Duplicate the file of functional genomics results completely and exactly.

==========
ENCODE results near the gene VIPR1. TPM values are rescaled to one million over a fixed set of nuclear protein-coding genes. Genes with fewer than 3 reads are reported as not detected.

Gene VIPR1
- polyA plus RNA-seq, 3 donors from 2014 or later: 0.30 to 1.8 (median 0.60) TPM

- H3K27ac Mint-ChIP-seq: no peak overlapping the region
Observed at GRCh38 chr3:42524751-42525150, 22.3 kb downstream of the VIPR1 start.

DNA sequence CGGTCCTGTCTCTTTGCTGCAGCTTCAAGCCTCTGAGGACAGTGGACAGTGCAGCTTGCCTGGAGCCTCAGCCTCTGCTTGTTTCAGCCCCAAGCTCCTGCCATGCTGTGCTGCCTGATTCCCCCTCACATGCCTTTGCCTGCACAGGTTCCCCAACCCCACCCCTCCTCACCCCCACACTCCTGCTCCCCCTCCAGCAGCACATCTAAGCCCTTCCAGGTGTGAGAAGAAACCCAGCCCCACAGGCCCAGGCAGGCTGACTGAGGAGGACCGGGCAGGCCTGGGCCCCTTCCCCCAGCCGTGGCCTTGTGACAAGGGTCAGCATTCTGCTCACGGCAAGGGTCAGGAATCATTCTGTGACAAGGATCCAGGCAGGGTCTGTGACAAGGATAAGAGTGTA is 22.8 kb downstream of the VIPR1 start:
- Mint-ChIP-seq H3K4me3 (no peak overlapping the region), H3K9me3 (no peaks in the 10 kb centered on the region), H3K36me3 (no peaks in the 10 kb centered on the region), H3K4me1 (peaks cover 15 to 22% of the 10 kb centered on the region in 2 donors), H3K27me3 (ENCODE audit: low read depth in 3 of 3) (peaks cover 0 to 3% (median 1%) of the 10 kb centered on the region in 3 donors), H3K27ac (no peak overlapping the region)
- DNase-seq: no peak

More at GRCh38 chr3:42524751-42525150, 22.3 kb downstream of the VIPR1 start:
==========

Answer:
ENCODE results near the gene VIPR1. TPM values are rescaled to one million over a fixed set of nuclear protein-coding genes. Genes with fewer than 3 reads are reported as not detected.

Gene VIPR1
- polyA plus RNA-seq, 3 donors from 2014 or later: 0.30 to 1.8 (median 0.60) TPM

- H3K27ac Mint-ChIP-seq: no peak overlapping the region
Observed at GRCh38 chr3:42524751-42525150, 22.3 kb downstream of the VIPR1 start.

DNA sequence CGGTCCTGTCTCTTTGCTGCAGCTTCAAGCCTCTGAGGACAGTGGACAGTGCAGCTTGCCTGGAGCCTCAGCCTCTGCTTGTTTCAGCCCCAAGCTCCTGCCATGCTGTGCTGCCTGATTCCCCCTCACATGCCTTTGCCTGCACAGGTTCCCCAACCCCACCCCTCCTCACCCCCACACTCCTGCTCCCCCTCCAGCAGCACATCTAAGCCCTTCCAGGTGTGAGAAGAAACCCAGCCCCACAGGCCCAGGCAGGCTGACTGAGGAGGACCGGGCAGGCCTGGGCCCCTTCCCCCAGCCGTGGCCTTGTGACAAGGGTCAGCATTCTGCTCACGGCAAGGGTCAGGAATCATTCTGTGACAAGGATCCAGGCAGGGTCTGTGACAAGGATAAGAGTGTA is 22.8 kb downstream of the VIPR1 start:
- Mint-ChIP-seq H3K4me3 (no peak overlapping the region), H3K9me3 (no peaks in the 10 kb centered on the region), H3K36me3 (no peaks in the 10 kb centered on the region), H3K4me1 (peaks cover 15 to 22% of the 10 kb centered on the region in 2 donors), H3K27me3 (ENCODE audit: low read depth in 3 of 3) (peaks cover 0 to 3% (median 1%) of the 10 kb centered on the region in 3 donors), H3K27ac (no peak overlapping the region)
- DNase-seq: no peak

More at GRCh38 chr3:42524751-42525150, 22.3 kb downstream of the VIPR1 start: